There is no question that the last decade was a period of reinvestment in health care.
The recent report on health care cost drivers by the Canadian Institute for Health Information (CIHI) suggests governments made a conscious decision to invest in health care when revenues became available from eliminating deficits and paying down debt.
By reducing the amount spent on servicing that debt, governments across Canada were able to increase spending on key areas at a rate that exceeded overall revenue growth.
The share of provincial government spending on servicing debt in Canada was 14 per cent in 1998. By 2008 it had fallen to 8.5 per cent, creating a substantial fiscal dividend.
If you discount general inflation and population growth, public health care spending grew by an average of 3.4 per cent per year from 1998-2008 – the same growth rate of overall government program spending.
CIHI emphasizes health care was not alone in reaping the benefits of reduced debt: “spending in other major sectors, including transportation, communications and education, also exceeded revenue growth,” the report states.
Some of that dividend also went to major tax cuts, which CIHI says explains the relatively weak growth of government revenues during the decade.
Between 1998 and 2008 the average increase in GDP (GDP = measure of overall economic growth) — after inflation is factored out — was 1.9 per cent. The real growth of government revenue was only 1.4 per cent.
“As a result of tax reductions, provincial government revenues have not kept up with general economic growth,” the report states.
With increases in provincial debt, that dividend will likely disappear. We gave away any potential to buffer ourselves by slowing revenues in the form of tax cuts.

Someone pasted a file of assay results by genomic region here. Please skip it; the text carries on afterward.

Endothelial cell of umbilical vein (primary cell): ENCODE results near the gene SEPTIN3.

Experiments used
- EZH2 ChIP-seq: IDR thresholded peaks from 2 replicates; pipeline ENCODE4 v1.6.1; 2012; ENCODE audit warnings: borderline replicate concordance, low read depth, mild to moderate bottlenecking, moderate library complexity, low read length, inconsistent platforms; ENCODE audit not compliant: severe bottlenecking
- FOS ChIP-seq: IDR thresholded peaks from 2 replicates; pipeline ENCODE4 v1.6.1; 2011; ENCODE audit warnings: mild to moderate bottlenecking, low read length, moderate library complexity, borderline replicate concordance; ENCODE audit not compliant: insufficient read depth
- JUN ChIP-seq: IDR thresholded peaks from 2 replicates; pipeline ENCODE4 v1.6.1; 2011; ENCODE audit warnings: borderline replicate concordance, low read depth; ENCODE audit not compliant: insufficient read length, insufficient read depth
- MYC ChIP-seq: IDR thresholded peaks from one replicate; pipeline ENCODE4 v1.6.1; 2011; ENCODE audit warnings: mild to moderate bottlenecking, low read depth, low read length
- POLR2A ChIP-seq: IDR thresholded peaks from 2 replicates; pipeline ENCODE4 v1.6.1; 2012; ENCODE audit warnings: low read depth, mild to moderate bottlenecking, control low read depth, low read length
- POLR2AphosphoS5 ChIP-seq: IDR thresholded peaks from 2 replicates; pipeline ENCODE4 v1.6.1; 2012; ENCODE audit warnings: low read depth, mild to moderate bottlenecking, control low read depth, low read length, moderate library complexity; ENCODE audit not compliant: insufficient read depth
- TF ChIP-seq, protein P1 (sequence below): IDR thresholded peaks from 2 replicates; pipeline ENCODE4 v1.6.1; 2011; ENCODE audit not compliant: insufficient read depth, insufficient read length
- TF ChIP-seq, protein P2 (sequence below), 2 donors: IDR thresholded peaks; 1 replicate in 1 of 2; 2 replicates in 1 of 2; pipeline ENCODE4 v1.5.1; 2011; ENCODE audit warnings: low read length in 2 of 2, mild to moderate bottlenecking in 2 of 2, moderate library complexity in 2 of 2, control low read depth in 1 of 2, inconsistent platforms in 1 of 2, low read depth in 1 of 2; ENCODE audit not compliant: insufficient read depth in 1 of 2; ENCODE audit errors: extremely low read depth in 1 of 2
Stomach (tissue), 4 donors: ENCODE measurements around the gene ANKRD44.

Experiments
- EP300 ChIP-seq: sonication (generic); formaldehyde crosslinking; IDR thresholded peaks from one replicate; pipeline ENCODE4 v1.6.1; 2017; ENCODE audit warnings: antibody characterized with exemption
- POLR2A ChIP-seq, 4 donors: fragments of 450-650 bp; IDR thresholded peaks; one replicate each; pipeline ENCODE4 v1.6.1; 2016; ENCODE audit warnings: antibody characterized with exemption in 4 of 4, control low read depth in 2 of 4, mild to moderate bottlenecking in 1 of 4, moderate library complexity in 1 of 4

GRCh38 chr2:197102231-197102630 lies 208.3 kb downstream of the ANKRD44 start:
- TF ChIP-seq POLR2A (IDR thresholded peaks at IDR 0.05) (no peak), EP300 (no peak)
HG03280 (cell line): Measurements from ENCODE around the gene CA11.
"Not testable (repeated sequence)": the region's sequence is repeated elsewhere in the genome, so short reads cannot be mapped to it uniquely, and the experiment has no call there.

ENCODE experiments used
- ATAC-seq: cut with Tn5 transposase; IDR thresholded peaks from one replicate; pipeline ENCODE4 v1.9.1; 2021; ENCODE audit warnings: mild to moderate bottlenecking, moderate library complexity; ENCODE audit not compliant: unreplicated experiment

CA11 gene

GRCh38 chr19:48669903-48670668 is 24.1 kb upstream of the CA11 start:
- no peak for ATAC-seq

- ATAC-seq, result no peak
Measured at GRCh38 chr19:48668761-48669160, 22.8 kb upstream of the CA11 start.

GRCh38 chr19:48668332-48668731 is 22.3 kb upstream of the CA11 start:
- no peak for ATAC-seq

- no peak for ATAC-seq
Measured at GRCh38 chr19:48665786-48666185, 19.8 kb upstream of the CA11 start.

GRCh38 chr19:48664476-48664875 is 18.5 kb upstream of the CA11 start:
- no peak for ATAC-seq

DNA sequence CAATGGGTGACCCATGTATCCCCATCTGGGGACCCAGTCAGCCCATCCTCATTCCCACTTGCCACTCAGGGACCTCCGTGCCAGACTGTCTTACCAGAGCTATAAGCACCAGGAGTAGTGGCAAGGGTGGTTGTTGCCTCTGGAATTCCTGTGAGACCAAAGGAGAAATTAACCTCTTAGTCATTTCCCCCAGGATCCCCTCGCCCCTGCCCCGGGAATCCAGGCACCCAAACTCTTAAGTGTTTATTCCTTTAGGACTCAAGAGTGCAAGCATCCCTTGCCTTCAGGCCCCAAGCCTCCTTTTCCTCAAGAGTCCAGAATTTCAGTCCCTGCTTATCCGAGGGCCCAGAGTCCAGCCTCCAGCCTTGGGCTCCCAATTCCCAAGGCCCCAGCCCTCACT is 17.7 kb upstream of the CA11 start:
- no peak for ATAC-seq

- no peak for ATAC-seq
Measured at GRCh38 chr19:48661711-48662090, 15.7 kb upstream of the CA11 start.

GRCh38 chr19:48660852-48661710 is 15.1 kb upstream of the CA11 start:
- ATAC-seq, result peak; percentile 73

Rather than address that issue, it appears the government is more interested in reducing expenditure, risking a further drop in economic growth. That could have a spiral effect that will bounce back on future government revenues.
As we have previously stated, some of this new health care investment over the last decade should reap some of its own dividends, including investments in e-health, a renegotiated deal with the Ontario Medical Association that reflects technologically driven savings, and initiatives to bring down the cost of drugs.
These kinds of initiatives are usually slow to impact budgets, often hidden amid increases in other expenditures.
Will it be enough, or will we be facing significant cuts to health care as the decade progresses? We won’t likely find out until the impact of the spring budget is felt.
Let’s not forget the province is also receiving significant transfers from the Federal government for health care. At least for two more years half of the three per cent will come in the form of transfers, meaning the real cost to Ontario will be about 1.5 per cent.